Stress is common and a part of life as a college student. Stress may emerge and affect an individual's mental, emotional, physical, and social functioning. People react to stress in different ways and many do not know how to cope effectively. In the short term, stress can be motivating, but can also cause disruptions in everyday life (e.g., headaches, difficulty concentrating, can't study, etc.). In the long run, it can cause significant health problems (e.g., ulcers, depression, etc.).
Causes of Stress in College
- Separation from family
- Adjusting to new location, new environment, new people, new cultures, new academic expectations, professors
- More decision making and examination of values
- Peer pressure (drugs, alcohol, sex...)
- Choosing a career
- Balancing school, relationships, & job
The following is a list of some symptoms you may experience if you are stressed:
- Feeling tired; constant fatigue
- Lack of energy
- Tension in neck and back
- Headaches; dizziness; eye strain
- Minor chronic ailments
- Drinking, eating, smoking, using drugs to excess; or, not eating enough
- Irritability; emotional instability; cry easily; short-tempered; hostile
- Apprehension; feel anxious
- Social withdrawal/loneliness
- Restless; bored
- Tendency to blame others
- Tired of thinking; lack of motivation
- Inattentive; can't concentrate
- Forgetful; daydreaming
- Clock watching
- Doing work at the last minute; procrastination; missed deadlines
- Decrease in creativity, productivity, and/or curiosity
Coping with Stress
Before stress hits (Plan ahead):
- Plan ahead; prepare for the next day on the night before (lay out clothing, make lunch) .
- Learn to say "no" more often; or, suggest another time or another person.
- Write things down -- don't rely on your memory.
- Anticipate your needs before you need them (coins, batteries, gas).
- Allow extra time to get where you are going.
- Avoid use of chemicals (alcohol, cigarettes, caffeine, etc.).
- Get adequate sleep.
- Get up 15 minutes earlier in the morning so you're not rushing.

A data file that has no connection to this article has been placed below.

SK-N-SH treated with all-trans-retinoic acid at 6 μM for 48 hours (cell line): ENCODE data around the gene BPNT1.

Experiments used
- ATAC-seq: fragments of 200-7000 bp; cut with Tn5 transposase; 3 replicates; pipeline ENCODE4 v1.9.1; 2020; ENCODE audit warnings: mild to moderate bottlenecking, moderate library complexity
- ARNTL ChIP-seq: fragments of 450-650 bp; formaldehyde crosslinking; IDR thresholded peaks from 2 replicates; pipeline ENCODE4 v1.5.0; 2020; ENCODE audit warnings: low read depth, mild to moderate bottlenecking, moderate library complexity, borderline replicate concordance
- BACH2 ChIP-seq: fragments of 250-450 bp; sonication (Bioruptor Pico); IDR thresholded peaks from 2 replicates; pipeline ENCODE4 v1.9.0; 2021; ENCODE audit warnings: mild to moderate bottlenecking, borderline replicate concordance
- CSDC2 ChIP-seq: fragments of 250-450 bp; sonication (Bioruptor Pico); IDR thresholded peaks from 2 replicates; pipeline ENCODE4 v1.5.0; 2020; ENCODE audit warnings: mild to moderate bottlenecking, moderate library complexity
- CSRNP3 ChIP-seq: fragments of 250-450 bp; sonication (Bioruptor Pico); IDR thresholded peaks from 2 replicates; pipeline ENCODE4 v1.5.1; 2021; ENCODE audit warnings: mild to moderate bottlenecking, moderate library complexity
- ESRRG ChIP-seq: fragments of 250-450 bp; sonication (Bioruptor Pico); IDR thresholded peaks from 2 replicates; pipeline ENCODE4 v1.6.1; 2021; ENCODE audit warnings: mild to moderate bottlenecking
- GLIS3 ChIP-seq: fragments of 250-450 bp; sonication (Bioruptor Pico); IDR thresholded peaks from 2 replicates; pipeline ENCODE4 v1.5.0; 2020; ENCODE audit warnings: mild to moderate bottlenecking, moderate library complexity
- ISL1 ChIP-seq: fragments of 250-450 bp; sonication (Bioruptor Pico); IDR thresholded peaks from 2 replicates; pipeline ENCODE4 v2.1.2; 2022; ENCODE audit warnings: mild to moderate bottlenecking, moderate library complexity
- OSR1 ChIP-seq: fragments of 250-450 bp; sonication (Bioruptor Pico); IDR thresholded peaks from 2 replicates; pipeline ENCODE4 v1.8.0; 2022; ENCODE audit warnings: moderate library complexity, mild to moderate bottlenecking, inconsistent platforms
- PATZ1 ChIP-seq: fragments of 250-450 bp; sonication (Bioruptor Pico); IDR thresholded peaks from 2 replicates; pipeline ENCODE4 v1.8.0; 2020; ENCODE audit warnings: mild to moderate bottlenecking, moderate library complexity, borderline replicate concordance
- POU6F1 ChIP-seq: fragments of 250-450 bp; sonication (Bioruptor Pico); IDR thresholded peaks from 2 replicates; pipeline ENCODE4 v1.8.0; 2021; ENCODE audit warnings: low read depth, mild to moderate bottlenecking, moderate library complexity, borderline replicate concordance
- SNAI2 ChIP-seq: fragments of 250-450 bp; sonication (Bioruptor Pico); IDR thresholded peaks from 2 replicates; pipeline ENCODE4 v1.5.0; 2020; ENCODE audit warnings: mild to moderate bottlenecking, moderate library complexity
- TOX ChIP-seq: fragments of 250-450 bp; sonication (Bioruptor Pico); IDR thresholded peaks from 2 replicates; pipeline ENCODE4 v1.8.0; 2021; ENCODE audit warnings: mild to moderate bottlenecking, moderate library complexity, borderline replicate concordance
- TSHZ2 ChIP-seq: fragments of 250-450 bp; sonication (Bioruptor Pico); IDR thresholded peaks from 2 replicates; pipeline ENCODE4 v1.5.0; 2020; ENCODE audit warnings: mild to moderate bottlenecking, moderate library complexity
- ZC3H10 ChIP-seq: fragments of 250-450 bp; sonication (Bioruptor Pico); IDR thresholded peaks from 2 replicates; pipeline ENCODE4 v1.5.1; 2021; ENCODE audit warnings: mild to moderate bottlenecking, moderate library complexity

- Drink plenty of water and eat small, nutritious snacks. Ward off hunger and dehydration before they occur, otherwise, they can provoke aggressiveness and exacerbate feelings of anxiety and stress.
- Set appointments ahead or behind depending on if you are an early arriver or usually running behind.
- Rearrange your work hours to avoid traffic.
- Regularly practice mindfulness/relaxation exercises. Go to"Other Links" in our website for some online Stress Management audio programs!
Reduce stress (Prepare for the unexpected):
- Relax your expectations and lower your perfectionistic standards; in other words, remind yourself that you do YOUR BEST as opposed to always trying to be PERFECT.
- Plan your schedule according to your body rhythms (work on difficult subjects in the mornings if you work better in the mornings).
- Find the humor in a situation.
- Always have a book, article, or study materials to read when you have to wait for appointments.
- Make alternate plans in case the initial plan doesn't work.
- Establish a serene place of your own; we all need to retreat occasionally.
- Change your perspective; don't worry about "what if..." instead, say "so what?"
- Recognize your negative thoughts (e.g., "that was a stupid thing I did") and replace them with more positive thoughts (e.g., "it's O.K. to make mistakes).
- Exercise! Enjoy regular physical activity; make it part of your transportation
- Take time out for yourself.
- Take short study breaks every hour (stretch your shoulders; breathe deeply, get up and walk around a bit).
- Schedule more fun activities for yourself; do something you enjoy.
- Unwind before bedtime so that you will be able to sleep better.
- Talk things out with a trusted friend or relative who is supportive.
- Take a long, leisurely bubble bath instead of the usual quick shower.
- Take a break from the children -- sitters are not just for emergencies or scheduled activities.
- Practice various guided stress management/relaxation exercises available through our "Other Links" website.
We also encourage you to seek personal counseling at Counseling Services, Administration Building, Room 201, to help explore possible personal or interpersonal factors that may be contributing to your stress. Our personal counselors are available for walk-ins M-F, 10am-4pm, and for emergency/crisis walk-ins M-F, 8:30am-4:30pm. (For more information, phone 408-924-5910.)
- The Relaxation & Stress Reduction Workbook (Martha Davis & others)
- The Anxiety & Phobia Workbook (Edmund J. Bourne)
- An End to Panic (Elke Zuercher-White)
- Dying of Embarrassment (Barbara G. Markway & others)
- When Anger Hurts (Matthew McKay & others)
- Mind Over Mood (Greenberger & Padesky)